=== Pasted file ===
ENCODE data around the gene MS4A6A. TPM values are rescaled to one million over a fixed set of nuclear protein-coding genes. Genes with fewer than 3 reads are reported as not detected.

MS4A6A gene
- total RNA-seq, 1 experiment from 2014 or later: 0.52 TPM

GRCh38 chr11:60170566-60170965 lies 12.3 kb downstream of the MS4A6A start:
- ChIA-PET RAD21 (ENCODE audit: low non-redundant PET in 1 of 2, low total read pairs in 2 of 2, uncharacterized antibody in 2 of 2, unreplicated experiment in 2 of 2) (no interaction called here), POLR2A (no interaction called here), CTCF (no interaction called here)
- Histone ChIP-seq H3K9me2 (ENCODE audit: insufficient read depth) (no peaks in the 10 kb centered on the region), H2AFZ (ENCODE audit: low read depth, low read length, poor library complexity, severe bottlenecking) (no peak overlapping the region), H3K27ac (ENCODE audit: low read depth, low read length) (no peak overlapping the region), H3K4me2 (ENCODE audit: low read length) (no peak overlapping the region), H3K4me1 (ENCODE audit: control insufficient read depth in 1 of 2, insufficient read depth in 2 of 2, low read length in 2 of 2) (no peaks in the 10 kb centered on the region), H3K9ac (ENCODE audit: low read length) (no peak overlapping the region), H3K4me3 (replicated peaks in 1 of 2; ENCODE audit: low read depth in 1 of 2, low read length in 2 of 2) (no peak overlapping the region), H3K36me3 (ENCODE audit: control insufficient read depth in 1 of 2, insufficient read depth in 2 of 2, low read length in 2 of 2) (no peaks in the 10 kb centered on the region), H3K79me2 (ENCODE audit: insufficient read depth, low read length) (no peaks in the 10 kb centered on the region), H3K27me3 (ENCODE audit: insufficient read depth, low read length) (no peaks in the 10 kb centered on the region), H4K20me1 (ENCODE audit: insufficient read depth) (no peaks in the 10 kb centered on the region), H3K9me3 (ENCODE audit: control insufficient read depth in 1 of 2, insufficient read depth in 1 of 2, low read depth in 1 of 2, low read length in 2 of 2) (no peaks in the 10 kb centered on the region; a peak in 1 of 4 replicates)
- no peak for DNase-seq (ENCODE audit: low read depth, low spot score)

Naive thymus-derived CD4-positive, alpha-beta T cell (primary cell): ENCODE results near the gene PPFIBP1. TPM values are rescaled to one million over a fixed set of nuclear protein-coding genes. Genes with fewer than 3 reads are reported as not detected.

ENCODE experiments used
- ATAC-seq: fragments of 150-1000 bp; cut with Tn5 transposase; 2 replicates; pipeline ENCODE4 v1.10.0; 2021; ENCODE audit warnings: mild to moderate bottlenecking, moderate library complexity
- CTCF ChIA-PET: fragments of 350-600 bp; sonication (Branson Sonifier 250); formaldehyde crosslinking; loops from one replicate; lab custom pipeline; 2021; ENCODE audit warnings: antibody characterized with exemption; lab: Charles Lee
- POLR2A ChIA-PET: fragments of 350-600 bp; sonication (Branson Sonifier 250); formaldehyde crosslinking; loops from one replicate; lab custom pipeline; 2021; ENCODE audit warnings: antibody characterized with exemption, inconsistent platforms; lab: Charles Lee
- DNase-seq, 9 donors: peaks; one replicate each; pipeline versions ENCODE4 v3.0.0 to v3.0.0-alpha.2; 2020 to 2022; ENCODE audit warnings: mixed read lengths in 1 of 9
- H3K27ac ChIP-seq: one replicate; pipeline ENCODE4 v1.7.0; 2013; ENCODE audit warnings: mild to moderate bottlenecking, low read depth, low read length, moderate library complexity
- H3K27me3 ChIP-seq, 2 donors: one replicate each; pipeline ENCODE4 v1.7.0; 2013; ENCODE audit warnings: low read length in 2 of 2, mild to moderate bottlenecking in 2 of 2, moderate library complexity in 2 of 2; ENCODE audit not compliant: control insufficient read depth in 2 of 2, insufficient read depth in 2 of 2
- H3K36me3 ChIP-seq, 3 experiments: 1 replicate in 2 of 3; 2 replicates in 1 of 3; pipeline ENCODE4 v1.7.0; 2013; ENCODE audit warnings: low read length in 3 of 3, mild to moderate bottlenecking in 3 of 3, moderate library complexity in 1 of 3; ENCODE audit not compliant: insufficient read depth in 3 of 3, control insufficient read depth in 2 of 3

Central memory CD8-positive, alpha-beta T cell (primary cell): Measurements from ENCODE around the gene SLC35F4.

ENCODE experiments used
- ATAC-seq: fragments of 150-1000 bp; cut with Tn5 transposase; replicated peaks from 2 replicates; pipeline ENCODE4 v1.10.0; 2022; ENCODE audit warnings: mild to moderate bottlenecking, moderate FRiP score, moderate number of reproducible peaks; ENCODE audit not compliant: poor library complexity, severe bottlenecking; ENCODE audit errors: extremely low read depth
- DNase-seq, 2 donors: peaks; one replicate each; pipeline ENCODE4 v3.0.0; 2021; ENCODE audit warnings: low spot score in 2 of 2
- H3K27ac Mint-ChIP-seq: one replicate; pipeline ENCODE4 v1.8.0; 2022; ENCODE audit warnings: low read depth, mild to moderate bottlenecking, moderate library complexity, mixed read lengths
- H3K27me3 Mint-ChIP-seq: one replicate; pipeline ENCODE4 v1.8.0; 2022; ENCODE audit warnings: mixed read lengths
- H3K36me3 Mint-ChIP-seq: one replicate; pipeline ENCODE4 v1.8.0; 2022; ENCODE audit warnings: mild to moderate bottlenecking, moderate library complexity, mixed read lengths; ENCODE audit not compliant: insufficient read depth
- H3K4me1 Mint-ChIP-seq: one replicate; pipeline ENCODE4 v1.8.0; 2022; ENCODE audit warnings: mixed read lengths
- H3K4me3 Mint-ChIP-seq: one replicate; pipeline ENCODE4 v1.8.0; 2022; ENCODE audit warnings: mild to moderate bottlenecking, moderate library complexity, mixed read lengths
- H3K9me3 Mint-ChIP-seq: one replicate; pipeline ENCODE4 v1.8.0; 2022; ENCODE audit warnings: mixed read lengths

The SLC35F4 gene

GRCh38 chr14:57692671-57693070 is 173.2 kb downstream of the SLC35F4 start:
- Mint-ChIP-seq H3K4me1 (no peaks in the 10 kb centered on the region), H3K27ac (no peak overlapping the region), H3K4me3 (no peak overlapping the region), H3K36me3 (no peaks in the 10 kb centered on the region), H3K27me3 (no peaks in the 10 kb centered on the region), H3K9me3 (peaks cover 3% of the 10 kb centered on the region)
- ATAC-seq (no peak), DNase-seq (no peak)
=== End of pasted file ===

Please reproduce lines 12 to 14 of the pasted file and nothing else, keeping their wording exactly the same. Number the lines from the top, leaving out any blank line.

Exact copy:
- POLR2A ChIA-PET: fragments of 350-600 bp; sonication (Branson Sonifier 250); formaldehyde crosslinking; loops from one replicate; lab custom pipeline; 2021; ENCODE audit warnings: antibody characterized with exemption, inconsistent platforms; lab: Charles Lee
- DNase-seq, 9 donors: peaks; one replicate each; pipeline versions ENCODE4 v3.0.0 to v3.0.0-alpha.2; 2020 to 2022; ENCODE audit warnings: mixed read lengths in 1 of 9
- H3K27ac ChIP-seq: one replicate; pipeline ENCODE4 v1.7.0; 2013; ENCODE audit warnings: mild to moderate bottlenecking, low read depth, low read length, moderate library complexity